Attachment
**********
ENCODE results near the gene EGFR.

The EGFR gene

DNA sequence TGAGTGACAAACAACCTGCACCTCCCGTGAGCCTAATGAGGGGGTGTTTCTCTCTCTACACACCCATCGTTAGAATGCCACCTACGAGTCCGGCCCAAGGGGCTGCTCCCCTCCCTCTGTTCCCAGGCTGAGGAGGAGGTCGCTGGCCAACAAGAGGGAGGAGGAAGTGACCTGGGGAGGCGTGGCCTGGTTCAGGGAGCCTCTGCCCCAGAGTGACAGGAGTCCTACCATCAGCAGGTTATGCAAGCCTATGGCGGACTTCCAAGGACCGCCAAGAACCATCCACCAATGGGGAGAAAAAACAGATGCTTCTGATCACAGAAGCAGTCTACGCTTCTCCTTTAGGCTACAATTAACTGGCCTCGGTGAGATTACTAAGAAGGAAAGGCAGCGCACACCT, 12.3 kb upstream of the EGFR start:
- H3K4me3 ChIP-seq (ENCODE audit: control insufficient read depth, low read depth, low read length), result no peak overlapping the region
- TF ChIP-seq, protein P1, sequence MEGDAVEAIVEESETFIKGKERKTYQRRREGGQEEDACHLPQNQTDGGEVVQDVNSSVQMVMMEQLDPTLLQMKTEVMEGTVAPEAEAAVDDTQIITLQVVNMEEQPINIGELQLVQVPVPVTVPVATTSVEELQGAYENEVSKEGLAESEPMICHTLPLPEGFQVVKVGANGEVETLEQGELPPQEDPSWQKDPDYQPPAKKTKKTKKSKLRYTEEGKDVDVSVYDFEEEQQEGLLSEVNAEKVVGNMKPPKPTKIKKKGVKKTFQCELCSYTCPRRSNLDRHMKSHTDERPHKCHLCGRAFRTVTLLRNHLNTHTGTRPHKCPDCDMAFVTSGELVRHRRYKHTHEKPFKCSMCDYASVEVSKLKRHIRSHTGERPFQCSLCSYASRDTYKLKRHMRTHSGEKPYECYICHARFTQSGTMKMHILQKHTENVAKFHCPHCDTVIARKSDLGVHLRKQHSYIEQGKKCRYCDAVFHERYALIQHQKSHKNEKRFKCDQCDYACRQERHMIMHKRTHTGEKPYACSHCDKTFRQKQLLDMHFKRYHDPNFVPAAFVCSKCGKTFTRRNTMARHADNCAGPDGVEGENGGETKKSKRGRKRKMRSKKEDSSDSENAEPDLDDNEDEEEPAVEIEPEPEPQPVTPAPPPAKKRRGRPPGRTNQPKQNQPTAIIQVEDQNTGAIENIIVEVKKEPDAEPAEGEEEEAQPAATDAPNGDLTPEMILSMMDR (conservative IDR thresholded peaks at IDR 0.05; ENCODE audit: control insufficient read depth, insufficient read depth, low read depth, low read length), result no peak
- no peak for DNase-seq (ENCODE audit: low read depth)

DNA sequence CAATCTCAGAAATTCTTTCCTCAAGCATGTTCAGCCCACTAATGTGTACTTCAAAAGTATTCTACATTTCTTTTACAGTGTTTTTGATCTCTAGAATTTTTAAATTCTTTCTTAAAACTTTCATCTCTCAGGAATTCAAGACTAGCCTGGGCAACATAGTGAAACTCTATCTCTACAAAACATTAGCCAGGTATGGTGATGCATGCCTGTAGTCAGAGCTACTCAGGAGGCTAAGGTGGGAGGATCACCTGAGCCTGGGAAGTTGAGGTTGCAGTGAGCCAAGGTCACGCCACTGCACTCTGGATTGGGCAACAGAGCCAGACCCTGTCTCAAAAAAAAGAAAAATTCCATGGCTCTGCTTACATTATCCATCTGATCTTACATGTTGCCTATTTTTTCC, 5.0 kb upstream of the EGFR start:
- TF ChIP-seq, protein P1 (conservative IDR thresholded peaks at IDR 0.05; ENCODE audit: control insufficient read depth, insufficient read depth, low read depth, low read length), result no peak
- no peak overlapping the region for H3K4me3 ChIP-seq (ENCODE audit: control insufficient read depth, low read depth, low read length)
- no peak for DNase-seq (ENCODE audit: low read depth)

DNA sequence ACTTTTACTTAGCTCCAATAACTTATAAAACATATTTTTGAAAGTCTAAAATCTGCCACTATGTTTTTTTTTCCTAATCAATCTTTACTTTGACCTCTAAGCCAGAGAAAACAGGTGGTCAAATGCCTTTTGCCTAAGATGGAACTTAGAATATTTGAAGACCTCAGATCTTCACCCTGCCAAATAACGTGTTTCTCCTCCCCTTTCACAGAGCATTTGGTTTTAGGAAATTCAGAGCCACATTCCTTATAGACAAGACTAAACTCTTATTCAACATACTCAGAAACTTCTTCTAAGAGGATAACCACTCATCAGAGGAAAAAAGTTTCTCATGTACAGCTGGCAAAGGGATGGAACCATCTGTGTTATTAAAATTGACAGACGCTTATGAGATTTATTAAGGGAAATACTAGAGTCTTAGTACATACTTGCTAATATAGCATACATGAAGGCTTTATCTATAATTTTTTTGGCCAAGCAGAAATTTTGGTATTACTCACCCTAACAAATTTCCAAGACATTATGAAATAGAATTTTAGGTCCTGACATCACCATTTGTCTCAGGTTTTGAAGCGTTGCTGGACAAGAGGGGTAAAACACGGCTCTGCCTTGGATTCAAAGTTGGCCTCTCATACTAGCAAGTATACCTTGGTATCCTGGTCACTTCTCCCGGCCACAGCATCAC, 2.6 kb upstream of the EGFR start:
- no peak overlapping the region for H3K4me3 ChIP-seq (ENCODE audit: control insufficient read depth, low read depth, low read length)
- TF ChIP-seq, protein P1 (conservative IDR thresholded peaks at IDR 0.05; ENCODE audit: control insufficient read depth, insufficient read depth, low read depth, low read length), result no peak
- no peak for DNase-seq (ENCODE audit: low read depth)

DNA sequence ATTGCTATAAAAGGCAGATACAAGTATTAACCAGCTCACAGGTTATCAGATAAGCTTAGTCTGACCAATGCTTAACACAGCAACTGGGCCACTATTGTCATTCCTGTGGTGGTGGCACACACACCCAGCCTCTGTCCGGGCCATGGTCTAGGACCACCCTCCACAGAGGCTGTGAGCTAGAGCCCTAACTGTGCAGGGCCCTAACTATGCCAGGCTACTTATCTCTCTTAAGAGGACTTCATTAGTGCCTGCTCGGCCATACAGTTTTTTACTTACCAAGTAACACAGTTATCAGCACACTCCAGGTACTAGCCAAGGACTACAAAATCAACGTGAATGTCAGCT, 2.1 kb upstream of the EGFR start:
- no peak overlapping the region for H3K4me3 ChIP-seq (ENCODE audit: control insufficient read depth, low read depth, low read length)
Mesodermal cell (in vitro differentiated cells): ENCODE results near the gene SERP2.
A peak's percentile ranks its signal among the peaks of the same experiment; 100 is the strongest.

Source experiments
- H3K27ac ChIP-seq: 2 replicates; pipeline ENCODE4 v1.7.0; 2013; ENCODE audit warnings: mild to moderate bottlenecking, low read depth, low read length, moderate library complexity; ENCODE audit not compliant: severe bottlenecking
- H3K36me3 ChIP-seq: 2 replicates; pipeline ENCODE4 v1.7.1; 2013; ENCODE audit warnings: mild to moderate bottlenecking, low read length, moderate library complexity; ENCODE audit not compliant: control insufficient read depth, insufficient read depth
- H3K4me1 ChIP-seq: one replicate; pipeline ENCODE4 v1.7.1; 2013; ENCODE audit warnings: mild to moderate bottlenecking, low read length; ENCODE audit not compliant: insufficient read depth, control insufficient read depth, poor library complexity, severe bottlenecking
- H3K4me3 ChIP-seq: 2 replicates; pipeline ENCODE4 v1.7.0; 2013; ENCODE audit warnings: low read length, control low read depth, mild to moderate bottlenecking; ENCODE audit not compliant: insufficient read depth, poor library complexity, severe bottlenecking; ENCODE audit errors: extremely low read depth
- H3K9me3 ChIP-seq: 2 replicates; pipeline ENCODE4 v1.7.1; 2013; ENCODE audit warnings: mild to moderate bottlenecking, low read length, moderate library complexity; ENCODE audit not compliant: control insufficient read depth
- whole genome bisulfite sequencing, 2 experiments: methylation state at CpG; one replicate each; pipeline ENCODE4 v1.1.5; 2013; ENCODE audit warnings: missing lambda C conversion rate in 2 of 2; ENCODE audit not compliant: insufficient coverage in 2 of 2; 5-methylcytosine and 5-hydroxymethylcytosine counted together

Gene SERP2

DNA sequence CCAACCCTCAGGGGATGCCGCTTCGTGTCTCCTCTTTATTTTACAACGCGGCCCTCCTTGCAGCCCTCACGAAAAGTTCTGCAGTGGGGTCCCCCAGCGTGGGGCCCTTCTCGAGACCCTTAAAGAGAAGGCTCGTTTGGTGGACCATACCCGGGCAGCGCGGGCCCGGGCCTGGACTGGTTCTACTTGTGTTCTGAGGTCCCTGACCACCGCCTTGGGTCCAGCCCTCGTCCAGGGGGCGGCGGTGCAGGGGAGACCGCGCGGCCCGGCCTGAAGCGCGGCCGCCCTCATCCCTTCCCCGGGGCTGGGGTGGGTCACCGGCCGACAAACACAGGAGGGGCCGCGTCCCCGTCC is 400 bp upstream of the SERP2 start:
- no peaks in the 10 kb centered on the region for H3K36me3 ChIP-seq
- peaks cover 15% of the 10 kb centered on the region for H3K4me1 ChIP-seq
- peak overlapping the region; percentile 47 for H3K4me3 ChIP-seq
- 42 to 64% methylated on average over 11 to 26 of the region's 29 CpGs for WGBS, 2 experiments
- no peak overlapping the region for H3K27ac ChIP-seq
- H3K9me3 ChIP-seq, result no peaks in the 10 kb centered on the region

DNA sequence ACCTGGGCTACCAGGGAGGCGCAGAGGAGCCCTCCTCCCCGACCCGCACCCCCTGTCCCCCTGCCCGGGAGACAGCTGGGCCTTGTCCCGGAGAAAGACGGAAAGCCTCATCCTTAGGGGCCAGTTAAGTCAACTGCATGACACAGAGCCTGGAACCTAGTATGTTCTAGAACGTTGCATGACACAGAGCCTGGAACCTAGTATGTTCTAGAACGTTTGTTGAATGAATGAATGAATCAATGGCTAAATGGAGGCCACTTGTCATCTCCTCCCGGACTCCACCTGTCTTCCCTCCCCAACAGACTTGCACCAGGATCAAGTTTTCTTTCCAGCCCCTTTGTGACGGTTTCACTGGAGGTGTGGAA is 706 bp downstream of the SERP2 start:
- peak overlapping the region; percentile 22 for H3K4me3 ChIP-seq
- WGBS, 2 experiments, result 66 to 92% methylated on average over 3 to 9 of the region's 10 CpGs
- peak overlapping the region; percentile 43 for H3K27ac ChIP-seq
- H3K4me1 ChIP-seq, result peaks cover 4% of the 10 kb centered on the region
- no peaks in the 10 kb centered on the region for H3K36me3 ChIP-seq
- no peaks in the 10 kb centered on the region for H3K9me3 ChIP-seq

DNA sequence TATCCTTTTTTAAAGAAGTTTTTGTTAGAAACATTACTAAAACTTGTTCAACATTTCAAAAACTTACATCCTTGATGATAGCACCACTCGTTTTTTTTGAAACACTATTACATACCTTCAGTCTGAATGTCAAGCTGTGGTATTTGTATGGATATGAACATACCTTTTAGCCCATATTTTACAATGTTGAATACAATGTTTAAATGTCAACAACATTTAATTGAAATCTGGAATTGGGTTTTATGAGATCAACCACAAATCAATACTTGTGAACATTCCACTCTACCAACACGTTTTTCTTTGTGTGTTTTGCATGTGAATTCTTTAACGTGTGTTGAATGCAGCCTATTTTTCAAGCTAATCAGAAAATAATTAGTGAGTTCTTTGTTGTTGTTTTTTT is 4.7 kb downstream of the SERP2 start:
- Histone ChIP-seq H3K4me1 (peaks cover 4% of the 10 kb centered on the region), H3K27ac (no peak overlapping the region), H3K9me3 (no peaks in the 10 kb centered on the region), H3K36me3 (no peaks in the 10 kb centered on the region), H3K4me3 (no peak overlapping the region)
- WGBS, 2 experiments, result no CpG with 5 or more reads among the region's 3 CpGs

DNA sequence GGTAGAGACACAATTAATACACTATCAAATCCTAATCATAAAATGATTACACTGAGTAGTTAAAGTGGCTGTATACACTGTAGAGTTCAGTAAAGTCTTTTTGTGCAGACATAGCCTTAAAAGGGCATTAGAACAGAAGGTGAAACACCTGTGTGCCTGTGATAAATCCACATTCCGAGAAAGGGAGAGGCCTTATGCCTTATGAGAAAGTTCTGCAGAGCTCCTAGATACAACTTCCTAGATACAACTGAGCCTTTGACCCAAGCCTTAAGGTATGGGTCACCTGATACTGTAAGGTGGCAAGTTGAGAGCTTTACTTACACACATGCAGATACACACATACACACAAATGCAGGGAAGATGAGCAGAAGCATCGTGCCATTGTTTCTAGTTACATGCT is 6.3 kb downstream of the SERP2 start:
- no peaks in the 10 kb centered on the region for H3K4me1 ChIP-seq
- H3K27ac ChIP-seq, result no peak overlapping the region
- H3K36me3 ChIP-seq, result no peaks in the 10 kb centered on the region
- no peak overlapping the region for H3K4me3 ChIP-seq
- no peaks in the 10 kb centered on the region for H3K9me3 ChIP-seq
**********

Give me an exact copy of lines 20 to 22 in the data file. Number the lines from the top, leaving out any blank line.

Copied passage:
- H3K27ac ChIP-seq: 2 replicates; pipeline ENCODE4 v1.7.0; 2013; ENCODE audit warnings: mild to moderate bottlenecking, low read depth, low read length, moderate library complexity; ENCODE audit not compliant: severe bottlenecking
- H3K36me3 ChIP-seq: 2 replicates; pipeline ENCODE4 v1.7.1; 2013; ENCODE audit warnings: mild to moderate bottlenecking, low read length, moderate library complexity; ENCODE audit not compliant: control insufficient read depth, insufficient read depth
- H3K4me1 ChIP-seq: one replicate; pipeline ENCODE4 v1.7.1; 2013; ENCODE audit warnings: mild to moderate bottlenecking, low read length; ENCODE audit not compliant: insufficient read depth, control insufficient read depth, poor library complexity, severe bottlenecking